Q : My blue colour Great Dane female is 20 days pregnant and the father is a light brown brindle coloured Dane. This is the first time that I have a pregnant dog at home so, I have the following queries: What should her feed be? What arrangements should I do for her delivery? What colour pups can I expect? Anything that you feel is important to know? – Rahul Gandhi, Sirsa, Haryana

Dr. Umesh : Make sure that your dog’s pregnancy is confirmed by tests available from your vet. Pregnancy ranges from 60-67 days and most deliver between 63 and 65 days.

Feeding: Her food intake should not be altered during first two-thirds of her pregnancy, i.e. until approximately 6 weeks of pregnancy, and if a complete food is being fed, there is no need to give additional vitamin or mineral supplements. After 6th week, food intake should be gradually increased by 15% until she is receiving 50-60% more food when she gives birth (whelps). At the height of lactation, approximately 3 weeks after whelping, food intake should be 2.5 to 3 times her normal maintenance food, particularly if she is feeding a large litter. A high energy complete prepared food like “Pedigree Active” fed in a number of small meals is ideal during late pregnancy and lactation.

Delivery arrangements : It is helpful to get her familiar with the place you want her to have the puppies well in advance of the whelping. Prior to the time of delivery, a whelping box (or a quite place at home) should be selected and placed in a secluded place such as a closet or a dark corner. The box or the selected place should be long enough for her to move around freely and the floor or the bottom of the box should be lined with several layers of newspaper or any disposable, absorbent safe bedding material. I suggest regular visits to your vet for monitoring her pregnancy and health. She would also require deworming around 45 days of pregnancy. It is difficult to predict colour of puppies and it is good to have some surprises. Please consult your vet to get more info on signs of whelping and puppy care.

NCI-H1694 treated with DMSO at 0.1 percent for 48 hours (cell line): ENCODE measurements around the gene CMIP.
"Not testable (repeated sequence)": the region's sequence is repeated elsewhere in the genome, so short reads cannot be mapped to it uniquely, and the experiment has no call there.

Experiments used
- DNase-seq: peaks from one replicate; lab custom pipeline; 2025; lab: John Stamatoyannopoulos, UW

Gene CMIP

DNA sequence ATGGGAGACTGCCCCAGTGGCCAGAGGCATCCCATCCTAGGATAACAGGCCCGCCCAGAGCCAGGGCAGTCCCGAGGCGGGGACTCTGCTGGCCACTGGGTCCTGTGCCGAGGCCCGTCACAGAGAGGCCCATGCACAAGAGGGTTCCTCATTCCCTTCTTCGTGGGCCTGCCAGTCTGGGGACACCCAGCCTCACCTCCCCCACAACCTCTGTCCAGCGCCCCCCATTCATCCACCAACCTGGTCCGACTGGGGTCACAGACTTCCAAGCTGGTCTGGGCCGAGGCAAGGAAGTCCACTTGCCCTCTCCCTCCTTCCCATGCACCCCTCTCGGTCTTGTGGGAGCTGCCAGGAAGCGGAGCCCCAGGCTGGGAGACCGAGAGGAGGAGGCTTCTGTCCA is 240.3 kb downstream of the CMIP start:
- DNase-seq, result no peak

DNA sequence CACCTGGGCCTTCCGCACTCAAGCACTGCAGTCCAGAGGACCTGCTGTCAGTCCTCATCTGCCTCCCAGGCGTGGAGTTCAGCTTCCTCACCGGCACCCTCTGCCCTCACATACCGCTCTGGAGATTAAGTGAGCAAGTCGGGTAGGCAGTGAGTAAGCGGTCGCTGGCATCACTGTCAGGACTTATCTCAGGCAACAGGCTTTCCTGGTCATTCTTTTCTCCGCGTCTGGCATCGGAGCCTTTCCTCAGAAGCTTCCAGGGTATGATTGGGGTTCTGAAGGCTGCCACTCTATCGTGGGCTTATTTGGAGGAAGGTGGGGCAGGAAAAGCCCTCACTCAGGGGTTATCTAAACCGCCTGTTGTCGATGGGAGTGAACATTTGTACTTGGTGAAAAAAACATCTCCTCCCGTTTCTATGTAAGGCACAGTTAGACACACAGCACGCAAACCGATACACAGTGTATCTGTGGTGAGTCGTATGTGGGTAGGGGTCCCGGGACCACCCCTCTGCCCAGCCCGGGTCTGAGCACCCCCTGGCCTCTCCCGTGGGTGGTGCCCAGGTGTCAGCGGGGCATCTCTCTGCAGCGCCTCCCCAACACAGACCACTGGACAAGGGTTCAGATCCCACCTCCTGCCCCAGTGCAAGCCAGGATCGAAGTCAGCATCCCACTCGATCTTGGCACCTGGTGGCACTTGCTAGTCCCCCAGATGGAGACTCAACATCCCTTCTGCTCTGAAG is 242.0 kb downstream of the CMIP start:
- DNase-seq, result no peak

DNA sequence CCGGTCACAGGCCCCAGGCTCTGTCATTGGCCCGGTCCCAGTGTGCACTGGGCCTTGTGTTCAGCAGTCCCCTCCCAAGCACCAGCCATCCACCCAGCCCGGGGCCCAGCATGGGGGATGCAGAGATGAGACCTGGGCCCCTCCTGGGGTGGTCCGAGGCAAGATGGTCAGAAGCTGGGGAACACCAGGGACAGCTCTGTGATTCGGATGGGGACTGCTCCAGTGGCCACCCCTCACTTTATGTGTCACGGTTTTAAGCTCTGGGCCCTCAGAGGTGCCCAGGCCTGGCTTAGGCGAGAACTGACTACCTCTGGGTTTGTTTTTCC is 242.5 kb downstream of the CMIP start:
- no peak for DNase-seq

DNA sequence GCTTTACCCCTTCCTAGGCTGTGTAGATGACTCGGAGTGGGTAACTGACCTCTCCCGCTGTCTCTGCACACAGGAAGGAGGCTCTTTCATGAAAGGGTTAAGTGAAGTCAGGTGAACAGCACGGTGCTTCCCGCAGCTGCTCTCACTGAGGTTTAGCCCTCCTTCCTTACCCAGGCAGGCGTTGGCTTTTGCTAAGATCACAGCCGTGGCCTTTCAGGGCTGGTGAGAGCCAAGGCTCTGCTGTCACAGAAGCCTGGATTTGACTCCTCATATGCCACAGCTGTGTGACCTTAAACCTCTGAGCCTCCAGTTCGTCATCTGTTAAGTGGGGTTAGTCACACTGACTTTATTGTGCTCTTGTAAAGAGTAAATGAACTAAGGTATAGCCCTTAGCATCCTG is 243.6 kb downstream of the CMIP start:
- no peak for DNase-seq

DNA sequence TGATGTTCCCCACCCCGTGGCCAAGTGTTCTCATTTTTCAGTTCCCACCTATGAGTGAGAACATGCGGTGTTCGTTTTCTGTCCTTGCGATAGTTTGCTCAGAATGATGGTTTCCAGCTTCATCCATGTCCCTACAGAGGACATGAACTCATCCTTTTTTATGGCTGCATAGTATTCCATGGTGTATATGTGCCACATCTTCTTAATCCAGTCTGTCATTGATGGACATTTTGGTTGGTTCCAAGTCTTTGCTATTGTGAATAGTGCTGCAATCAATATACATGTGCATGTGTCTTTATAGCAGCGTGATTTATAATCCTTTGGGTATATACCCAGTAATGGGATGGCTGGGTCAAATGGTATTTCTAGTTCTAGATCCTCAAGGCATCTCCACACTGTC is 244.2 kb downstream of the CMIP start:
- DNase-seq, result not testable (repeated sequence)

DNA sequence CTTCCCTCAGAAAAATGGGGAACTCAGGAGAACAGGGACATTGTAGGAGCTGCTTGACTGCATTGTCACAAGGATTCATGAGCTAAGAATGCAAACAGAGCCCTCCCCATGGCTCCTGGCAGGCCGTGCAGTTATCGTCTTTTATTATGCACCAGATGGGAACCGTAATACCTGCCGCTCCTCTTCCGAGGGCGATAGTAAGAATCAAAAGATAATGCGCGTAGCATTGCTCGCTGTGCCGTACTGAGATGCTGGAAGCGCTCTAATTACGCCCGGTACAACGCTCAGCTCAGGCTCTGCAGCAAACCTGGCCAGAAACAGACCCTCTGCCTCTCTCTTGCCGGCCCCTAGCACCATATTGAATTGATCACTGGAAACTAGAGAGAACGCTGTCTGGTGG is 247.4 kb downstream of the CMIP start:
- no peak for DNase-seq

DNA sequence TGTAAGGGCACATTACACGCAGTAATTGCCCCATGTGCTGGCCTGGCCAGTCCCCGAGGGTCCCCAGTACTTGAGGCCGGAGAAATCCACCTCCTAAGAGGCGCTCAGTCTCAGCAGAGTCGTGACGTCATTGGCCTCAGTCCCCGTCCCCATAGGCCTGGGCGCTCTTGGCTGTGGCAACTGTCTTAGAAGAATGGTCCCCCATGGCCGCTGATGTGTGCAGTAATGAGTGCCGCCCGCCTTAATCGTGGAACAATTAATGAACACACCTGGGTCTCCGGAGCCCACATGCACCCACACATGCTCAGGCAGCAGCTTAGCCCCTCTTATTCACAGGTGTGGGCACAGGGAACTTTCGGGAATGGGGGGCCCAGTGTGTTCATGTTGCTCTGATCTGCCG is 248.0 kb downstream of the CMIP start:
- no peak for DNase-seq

Q : What age is a dog considered to be old? My dog Julie, a Golden Retriever, is 7+. Should I keep her on the same food and exercise? Should I take her to the doctor for regular check ups? – Vikas Rao, Hyderabad

Dr. Rana : Dogs reaching the final “one-third” of their lifespan undergo a variety of physical and metabolic changes that may cause them discomfort and change their behaviour. For example the senses — sight, hearing, taste and smell — are reduced. Metabolism slows and immunocompetence decreases. Muscle and bone mass decline, and arthritis may affect the joints. There is an increased risk of cardiovascular disease, cancer and endocrine, renal and hepatic disorders. From now on, do take Julie for regular health checkups to your vet, at least once every 3-6 months so that they are able to catch any abnormality and treat it sooner than later.